Updated: Dec 1, 2020
“There is no beauty in the finest cloth if it makes hunger and unhappiness.” - Mahatma Gandhi
Each morning, I wake up and follow a generic routine of brushing my teeth, eating breakfast, and getting dressed… but I never actually think about where my clothes are coming from, and I’m assuming most people don’t either. As we go about our everyday lives, it can be hard to remember where we bought our clothes, let alone the conditions under which they were made. When we dig deeper and look beneath the fabric our clothes are made of, a world of poverty, dangerous working conditions, and disastrous environmental impacts are revealed, in the form of sweatshops.
A sweatshop is a factory, usually in the clothing industry, where manual workers are employed at very low wages for long hours of work under poor conditions. Employees of sweatshops work in dire conditions, battling both extreme heat and freezing temperature for usually over 100 hours a week, - averaging at fourteen-hour workdays, seven days a week. War or Want, an organization fighting global poverty finds, the average worker in a Bangladesh sweatshop earns just a little over 3,000 taka or 35 USD per month. This is far below the living wage monthly average of 5,000 takas, (about 58 USD), which is able to provide a family with the minimum necessities for life: shelter, food, and education.
Despite all this, sweatshops are not at all uncommon. Having workers' mass produce products for practically free, allows companies to be able to mass-produce products and keep up with the endless cycle of fast fashion. Household names such as Nike, Forever 21, Converse, and Walmart are just a few of the thousands of brands complacent in establishing sweatshops, gambling the lives of their employees just to increase profits.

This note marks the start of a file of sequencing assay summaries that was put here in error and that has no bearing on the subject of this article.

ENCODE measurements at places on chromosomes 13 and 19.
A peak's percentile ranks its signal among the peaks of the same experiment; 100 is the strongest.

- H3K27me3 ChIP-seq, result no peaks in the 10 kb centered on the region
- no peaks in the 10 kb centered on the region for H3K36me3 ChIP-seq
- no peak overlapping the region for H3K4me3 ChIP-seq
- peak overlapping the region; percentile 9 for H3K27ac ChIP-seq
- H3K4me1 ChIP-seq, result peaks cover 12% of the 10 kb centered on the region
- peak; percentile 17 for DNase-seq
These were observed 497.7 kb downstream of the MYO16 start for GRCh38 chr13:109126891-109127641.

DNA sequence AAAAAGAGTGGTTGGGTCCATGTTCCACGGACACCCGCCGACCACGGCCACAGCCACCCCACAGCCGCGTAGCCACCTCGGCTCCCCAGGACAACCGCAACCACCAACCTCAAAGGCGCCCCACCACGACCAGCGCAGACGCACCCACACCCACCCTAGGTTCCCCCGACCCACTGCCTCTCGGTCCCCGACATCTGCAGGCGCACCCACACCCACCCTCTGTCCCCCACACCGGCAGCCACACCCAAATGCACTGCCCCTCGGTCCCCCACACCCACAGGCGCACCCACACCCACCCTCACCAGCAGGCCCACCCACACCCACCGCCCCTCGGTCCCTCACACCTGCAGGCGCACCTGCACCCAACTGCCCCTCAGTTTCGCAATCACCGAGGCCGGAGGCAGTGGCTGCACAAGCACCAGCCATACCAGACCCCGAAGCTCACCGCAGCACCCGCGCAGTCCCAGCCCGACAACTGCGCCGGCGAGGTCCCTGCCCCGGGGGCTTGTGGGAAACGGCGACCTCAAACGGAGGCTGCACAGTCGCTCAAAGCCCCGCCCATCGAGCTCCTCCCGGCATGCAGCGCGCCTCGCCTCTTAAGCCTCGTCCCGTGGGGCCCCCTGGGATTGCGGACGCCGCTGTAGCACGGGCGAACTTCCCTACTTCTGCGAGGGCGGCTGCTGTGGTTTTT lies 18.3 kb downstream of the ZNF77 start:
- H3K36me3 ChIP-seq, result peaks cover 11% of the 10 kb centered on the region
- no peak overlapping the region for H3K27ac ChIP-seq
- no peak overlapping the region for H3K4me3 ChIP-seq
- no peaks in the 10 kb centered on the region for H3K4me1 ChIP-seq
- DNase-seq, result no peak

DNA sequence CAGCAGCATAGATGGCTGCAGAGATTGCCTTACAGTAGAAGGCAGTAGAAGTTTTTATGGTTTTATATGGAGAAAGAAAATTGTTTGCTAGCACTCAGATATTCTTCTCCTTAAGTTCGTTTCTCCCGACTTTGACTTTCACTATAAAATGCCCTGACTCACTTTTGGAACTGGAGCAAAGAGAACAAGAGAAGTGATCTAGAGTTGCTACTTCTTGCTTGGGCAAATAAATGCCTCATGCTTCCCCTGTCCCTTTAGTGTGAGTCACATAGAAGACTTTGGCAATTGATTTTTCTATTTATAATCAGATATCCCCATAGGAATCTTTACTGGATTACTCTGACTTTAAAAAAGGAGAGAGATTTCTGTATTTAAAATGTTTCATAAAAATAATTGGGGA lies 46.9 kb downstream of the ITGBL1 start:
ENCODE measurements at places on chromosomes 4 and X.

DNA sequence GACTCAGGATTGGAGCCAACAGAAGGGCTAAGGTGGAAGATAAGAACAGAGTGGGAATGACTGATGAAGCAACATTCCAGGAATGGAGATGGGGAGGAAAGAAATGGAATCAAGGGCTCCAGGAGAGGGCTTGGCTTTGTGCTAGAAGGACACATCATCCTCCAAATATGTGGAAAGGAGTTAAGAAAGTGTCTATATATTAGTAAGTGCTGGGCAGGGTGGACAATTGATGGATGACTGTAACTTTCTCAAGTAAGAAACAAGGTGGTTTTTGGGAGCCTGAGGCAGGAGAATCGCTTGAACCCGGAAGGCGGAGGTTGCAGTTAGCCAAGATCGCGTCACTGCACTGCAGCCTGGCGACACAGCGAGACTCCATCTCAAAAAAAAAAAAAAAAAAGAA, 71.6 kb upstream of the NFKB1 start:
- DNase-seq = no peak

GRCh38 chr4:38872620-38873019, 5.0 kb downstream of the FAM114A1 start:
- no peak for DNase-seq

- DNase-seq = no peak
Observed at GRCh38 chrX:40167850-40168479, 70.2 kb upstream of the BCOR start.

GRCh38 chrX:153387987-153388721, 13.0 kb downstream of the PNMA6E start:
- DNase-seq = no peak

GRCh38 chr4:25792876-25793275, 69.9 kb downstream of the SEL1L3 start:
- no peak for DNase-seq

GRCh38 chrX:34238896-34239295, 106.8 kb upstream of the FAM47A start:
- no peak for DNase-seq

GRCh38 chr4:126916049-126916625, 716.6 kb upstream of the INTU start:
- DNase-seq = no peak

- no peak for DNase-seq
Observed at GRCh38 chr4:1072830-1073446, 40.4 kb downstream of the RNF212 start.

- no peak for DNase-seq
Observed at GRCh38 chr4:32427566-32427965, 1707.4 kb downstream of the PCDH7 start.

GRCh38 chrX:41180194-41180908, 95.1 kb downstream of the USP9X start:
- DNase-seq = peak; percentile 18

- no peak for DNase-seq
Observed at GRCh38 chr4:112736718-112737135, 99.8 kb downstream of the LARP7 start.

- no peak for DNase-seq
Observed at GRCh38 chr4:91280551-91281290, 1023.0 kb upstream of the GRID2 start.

Sweatshops deprive their employees of their humanity, treating them as just another part of the vast machine of a corporate world. And, it still gets worse…
Sweatshops and fast fashion have disastrous impacts on the environment. For most companies, quantity is much more important than quality. So naturally, if it means increased efficiency, brands will opt for harsh chemicals, and other unsustainable practices. During the process of manufacturing, chemicals often end up getting poured into the surrounding environments of the sweatshops, polluting local air, water, and land. We see an example of this in Bangladesh, where nearly-toxic pollution fills the air, and water supplies are polluted with dangerous chemicals and toxins.
Tomorrow morning, when you get dressed, think of the journey your clothes took to get to you in the first place. Look beneath the tag with a brand printed on it, and realize the millions of people that brand is oppressing just for profit. Then, think about the communities that shirt, pair of socks, or scarf was complacent in polluting. The next time you put on a jacket, remember where it came from, and thousands of people’s livelihoods that it took away.
The only way out of this vicious cycle of fast fashion and sweatshops is sustainability in business. Rather than tearing down communities, companies need to start rebuilding them. Companies need to own up to the wrongdoings of their actions and begin providing workers with safe conditions, adequate paycheck, and reasonable working hours. They need to make sure the materials they use are safe, and any by-products from production are disposed of responsibly. Not only is the clock on climate change ticking, but millions of oppressed people are also calling change, and it's about time the corporate world begins listening.